C O N S P I R E
Gallery Openings—15 Sep 2023, 6 to 9 PM
“When people encounter my sculptures,” says Ragen Moss, “frequently the first question I get asked is: ‘How did you make this?’”
More than with almost any other artistic medium, sculptures are commonly thought to be reducible to lists of technical details of their fabrication, or the affordances and symbolisms of their raw materials. This is learned behavior. At least since the heyday of Minimalism, Western artists and critics have tried to disabuse their audiences of the idea that abstract sculptures might hold any meaning beyond their own shape and fabrication.
Though the work may formally resonate with a Minimalist tradition, Moss remains invested in the solidly un-minimalist vision of abstract sculpture as a form of “meaning-making.” She is driven by intense analytic and often political investments, even if none of her sculptures tell flatly instructive stories or flaunt catchy political slogans. Like a deceptively placid lake hiding swift undercurrents, navigating these works and charting their depth requires from the audience a willingness for keen observation.
C O N S P I R E is Los Angeles based artist Ragen Moss’ first solo exhibition with Capitain Petzel. The exhibition serves as an invitation to consider what it means “to conspire” in its original – and widest – meaning, taken from the Latin conspirare (literally “to breathe together”), with such “breathing together” also performed formally by Moss’ airy and combusting work. In the exhibition, the artist embraces the various transparencies and vistas of the gallery’s idiosyncratic building by presenting a 14-component installation,“C O N S P I R E (circle)” (2023), at the far end of the gallery’s main nave. The delicate indeterminacy of this circular arrangement allows for interesting art historical comparisons. It matches neither the calm stone henges of prehistoric parliaments nor the tense agony of Rodin’s Burghers of Calais, but relates to both in terms of its social, political, and spatial investments. The exhibition also includes seven individual examples of the artist’s signature hanging sculptures. The surfaces of these hollow, irregularly shaped husks alternate between translucency and painted marks adding moments of both visual and conceptual opacity. Each is accompanied by a Lumen, the name Moss has given to hand-drawn metal fixtures used to twist live flames into serpentine shapes and suspend them in a state of jittery equilibrium. In the souterrain, several construction drawings tell of the highly deliberate, methodical nature of the artist’s creative process. Although recent art history may have trained us to associate synthetic materials with depersonalized fabrication, Moss hand-makes the work. On the other end of the spectrum, however, these drawings also remind us that Moss’ process has little to do with many of the clichés that have been used to unfairly denigrate hand-making; instead, the drawings help us appreciate the robust athleticism required of the artist in order to make the sculptures. They further assist in recognizing that although Moss works alone and manually, the process is unsentimentally purposeful, always more intentional than intuitive.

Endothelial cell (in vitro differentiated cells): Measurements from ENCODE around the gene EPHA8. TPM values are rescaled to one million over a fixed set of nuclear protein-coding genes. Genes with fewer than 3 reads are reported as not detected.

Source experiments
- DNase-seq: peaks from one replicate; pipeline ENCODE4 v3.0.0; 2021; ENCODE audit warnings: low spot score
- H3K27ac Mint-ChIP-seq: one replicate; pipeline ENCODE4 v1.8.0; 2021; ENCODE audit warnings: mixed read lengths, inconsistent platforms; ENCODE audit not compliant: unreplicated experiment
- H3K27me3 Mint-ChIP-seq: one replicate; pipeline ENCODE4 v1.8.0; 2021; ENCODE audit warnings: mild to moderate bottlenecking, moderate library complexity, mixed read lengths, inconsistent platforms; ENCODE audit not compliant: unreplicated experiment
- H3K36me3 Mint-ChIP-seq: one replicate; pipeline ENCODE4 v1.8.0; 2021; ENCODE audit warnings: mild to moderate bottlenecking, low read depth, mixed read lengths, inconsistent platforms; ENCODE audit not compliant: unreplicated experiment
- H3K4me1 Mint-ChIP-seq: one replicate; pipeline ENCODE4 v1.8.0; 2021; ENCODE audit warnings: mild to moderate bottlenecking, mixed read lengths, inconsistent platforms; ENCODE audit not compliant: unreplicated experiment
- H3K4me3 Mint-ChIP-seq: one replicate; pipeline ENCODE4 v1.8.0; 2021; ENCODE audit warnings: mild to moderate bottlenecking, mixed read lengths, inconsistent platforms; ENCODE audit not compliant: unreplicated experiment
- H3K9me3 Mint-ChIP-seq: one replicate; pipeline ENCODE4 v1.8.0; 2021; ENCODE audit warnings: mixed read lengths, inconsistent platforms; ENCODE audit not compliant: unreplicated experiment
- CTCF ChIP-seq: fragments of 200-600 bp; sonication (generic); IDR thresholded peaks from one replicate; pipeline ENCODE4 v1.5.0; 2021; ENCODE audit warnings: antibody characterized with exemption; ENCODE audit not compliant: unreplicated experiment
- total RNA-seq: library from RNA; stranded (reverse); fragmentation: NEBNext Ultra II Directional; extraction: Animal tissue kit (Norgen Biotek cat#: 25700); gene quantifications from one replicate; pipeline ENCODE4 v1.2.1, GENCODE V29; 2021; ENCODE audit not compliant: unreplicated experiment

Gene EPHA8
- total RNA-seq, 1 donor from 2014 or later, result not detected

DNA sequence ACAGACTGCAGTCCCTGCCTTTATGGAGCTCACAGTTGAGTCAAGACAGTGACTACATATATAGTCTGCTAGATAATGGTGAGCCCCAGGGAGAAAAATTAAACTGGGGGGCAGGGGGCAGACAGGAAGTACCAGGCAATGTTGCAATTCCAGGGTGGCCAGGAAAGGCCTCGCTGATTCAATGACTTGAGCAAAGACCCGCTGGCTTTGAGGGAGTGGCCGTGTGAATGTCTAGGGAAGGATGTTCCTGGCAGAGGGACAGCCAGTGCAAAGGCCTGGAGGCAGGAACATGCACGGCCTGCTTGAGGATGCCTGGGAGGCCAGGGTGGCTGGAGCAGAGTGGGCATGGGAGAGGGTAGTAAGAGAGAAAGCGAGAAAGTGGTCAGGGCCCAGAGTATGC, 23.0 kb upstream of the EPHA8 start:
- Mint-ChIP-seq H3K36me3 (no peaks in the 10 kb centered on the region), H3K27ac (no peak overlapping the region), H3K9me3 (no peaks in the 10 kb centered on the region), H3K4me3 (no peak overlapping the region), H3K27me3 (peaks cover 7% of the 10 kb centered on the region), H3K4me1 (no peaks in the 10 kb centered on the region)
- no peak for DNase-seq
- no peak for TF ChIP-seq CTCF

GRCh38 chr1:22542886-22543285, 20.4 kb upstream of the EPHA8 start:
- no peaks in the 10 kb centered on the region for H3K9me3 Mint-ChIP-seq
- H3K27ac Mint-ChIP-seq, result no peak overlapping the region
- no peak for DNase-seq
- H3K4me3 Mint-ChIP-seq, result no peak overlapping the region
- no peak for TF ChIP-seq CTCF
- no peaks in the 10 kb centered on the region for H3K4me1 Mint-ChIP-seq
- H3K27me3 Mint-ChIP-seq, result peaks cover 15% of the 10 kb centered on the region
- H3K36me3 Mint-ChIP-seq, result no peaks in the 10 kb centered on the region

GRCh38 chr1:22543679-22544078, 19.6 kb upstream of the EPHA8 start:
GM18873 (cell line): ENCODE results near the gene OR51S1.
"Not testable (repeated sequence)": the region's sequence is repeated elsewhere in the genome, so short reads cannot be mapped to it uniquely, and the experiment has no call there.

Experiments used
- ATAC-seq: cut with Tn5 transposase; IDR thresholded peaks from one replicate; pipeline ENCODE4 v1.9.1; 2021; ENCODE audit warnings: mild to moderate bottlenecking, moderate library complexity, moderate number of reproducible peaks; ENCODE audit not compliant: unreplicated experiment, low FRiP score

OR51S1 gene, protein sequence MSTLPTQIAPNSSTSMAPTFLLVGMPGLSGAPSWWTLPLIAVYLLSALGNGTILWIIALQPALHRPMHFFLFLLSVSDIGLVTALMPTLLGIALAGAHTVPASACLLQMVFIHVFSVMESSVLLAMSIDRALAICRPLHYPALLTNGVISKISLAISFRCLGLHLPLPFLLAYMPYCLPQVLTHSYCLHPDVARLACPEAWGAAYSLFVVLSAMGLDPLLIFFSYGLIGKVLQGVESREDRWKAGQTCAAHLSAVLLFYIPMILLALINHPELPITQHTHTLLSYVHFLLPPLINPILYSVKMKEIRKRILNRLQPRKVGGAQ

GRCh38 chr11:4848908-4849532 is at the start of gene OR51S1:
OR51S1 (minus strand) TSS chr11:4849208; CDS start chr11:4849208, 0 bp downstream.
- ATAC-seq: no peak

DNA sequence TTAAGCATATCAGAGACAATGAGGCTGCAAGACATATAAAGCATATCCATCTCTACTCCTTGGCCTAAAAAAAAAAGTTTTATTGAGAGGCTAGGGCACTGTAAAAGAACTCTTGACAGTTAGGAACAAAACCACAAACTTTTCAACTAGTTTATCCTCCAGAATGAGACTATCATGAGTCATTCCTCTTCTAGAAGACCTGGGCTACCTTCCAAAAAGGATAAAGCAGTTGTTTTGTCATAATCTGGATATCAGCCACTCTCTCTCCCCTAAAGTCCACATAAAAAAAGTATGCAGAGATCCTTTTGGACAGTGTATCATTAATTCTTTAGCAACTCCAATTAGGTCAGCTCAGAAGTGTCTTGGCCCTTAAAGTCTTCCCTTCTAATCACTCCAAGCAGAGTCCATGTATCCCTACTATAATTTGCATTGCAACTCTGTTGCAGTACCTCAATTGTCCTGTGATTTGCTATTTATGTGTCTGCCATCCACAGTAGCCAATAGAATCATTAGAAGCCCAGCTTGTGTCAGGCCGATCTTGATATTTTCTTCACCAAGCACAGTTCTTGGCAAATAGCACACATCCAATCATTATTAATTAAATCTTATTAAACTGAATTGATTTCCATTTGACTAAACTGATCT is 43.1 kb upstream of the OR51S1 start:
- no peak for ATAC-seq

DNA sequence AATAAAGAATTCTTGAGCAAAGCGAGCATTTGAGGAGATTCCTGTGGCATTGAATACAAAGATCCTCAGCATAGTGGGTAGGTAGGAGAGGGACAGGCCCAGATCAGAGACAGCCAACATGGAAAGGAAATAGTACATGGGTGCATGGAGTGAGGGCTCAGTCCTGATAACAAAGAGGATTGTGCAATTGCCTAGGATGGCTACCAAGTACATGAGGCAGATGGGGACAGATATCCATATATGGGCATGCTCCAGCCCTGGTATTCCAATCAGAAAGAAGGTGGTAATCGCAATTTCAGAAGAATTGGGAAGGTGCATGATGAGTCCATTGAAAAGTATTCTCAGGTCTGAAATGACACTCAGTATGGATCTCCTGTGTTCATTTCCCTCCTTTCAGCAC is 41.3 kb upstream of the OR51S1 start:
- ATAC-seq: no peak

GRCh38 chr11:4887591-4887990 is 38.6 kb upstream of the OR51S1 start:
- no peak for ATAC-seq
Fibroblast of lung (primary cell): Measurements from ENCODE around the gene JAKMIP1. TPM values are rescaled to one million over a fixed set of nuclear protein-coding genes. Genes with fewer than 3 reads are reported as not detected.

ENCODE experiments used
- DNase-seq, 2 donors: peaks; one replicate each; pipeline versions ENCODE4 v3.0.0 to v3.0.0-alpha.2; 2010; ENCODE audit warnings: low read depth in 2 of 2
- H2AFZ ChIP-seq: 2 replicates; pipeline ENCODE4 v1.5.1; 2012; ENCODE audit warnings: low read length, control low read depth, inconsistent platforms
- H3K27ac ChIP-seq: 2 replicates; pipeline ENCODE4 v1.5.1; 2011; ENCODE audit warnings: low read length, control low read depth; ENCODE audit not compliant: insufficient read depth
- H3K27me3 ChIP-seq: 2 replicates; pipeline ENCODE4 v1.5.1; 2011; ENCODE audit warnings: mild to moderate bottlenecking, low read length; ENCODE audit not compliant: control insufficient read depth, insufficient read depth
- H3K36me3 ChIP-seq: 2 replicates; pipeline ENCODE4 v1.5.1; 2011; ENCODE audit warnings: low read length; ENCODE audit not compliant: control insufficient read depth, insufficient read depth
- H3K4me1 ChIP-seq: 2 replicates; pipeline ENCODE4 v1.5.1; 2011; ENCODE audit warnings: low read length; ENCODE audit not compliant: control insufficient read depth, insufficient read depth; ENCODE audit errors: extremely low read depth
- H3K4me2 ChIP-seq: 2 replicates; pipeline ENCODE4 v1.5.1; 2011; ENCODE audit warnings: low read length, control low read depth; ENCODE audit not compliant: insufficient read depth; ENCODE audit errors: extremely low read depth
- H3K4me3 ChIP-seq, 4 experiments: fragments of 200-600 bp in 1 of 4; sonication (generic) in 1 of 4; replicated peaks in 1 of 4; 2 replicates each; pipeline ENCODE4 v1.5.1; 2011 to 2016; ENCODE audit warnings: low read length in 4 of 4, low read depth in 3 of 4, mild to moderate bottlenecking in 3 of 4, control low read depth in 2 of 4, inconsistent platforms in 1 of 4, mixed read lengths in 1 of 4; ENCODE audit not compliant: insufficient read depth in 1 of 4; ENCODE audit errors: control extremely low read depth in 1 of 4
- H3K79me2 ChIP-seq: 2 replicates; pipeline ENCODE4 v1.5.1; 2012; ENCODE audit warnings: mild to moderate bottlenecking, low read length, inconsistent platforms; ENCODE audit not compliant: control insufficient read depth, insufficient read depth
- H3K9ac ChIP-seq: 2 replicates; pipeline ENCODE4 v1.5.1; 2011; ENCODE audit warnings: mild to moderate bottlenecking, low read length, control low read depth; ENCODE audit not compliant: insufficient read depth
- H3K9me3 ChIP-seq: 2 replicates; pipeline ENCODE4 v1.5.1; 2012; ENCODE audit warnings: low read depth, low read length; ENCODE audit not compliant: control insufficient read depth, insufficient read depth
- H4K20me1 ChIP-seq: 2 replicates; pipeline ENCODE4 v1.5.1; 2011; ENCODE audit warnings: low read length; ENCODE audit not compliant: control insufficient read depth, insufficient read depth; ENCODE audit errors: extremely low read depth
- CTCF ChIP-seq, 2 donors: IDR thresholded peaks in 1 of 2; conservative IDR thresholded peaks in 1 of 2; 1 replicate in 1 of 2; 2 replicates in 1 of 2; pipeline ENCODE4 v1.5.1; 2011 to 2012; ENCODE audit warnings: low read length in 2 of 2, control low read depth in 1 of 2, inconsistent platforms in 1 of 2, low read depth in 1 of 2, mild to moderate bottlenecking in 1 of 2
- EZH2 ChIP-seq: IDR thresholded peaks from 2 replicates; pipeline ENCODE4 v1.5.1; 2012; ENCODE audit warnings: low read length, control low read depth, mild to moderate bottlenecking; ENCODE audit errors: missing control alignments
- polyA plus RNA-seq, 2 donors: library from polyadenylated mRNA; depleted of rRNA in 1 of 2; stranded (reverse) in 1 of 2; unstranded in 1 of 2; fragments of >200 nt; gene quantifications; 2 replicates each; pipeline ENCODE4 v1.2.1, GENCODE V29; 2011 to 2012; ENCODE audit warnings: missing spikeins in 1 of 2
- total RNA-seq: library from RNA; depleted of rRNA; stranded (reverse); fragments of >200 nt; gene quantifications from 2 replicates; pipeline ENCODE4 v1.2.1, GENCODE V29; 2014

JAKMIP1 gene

Our sharpest didactic clue to Moss’ “why” for this exhibition, and the concerns driving it, comes in the form of its one-word title: “C O N S P I R E.” It identifies the show in Berlin as the second of eight steps in a long-term exhibition masterplan, in which each phase is designed to use the spatial experience of sculptures as heuristic tools to explore one crucial and essentially contested philosophical concept taken from law. Investigations began with an exhibition highlighting the legal concept of “deprivation” in New York earlier this year. It now continues here with a uniquely lateral approach to the concept of “agreement.”
For Moss, there are parallels between an artwork’s ability to escape simplistic interpretations and the way an “indeterminate” legal concept (unbestimmter Rechtsbegriff) can be marshaled to serve different, even opposing ends. Both legal philosophy and aesthetics are full of highly abstract concepts bearing tangible consequences; both laws and aesthetic artifacts have been used to create social relationships and enforce social cohesion. Moss wonders how sculptures, like laws, influence how we position ourselves in relation to something greater than ourselves. Thus, one good way to approach these sculptures is to see them as training grounds to practice the most fundamental task of living in a society: Learning how to experience ourselves in space – and to share that space with others, the vast majority of whom are strangers.
Text by Gregor Quack